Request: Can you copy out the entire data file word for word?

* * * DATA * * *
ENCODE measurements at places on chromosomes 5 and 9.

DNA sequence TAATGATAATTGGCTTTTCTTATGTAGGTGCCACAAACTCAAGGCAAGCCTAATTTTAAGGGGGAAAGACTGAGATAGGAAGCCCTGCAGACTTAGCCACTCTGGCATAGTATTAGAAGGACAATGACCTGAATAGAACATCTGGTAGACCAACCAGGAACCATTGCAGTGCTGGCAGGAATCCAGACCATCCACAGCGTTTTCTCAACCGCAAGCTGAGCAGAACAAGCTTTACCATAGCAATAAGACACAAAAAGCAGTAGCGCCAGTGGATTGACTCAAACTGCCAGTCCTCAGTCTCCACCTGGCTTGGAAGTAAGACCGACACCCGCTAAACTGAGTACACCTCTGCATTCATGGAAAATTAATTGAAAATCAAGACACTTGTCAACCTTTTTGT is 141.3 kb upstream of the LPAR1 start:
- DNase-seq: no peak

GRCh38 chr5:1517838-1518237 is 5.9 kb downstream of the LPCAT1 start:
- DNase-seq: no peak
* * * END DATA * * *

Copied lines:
ENCODE measurements at places on chromosomes 5 and 9.

DNA sequence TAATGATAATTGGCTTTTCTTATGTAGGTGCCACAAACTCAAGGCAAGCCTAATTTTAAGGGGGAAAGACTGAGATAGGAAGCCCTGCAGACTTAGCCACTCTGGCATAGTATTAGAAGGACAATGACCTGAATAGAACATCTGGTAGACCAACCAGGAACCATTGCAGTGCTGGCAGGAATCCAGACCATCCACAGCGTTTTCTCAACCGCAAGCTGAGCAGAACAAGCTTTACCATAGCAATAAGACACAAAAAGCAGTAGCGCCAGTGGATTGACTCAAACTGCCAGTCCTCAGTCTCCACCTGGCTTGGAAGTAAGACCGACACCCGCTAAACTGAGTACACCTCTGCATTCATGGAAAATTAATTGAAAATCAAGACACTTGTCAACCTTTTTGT is 141.3 kb upstream of the LPAR1 start:
- DNase-seq: no peak

GRCh38 chr5:1517838-1518237 is 5.9 kb downstream of the LPCAT1 start:
- DNase-seq: no peak